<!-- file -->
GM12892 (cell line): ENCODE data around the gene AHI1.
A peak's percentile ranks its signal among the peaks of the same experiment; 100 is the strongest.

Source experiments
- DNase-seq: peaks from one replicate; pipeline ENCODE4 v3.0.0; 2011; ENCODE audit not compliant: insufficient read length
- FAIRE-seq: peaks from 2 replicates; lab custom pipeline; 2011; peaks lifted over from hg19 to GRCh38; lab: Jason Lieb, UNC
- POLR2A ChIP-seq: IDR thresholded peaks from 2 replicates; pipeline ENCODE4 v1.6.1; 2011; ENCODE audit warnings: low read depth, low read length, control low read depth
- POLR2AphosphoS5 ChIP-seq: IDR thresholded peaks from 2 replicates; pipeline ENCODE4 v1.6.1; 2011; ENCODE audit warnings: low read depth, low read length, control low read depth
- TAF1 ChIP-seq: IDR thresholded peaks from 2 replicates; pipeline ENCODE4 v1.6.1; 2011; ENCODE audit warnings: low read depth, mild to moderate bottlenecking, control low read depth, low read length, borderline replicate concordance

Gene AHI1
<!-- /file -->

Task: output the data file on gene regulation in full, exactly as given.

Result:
GM12892 (cell line): ENCODE data around the gene AHI1.
A peak's percentile ranks its signal among the peaks of the same experiment; 100 is the strongest.

Source experiments
- DNase-seq: peaks from one replicate; pipeline ENCODE4 v3.0.0; 2011; ENCODE audit not compliant: insufficient read length
- FAIRE-seq: peaks from 2 replicates; lab custom pipeline; 2011; peaks lifted over from hg19 to GRCh38; lab: Jason Lieb, UNC
- POLR2A ChIP-seq: IDR thresholded peaks from 2 replicates; pipeline ENCODE4 v1.6.1; 2011; ENCODE audit warnings: low read depth, low read length, control low read depth
- POLR2AphosphoS5 ChIP-seq: IDR thresholded peaks from 2 replicates; pipeline ENCODE4 v1.6.1; 2011; ENCODE audit warnings: low read depth, low read length, control low read depth
- TAF1 ChIP-seq: IDR thresholded peaks from 2 replicates; pipeline ENCODE4 v1.6.1; 2011; ENCODE audit warnings: low read depth, mild to moderate bottlenecking, control low read depth, low read length, borderline replicate concordance

Gene AHI1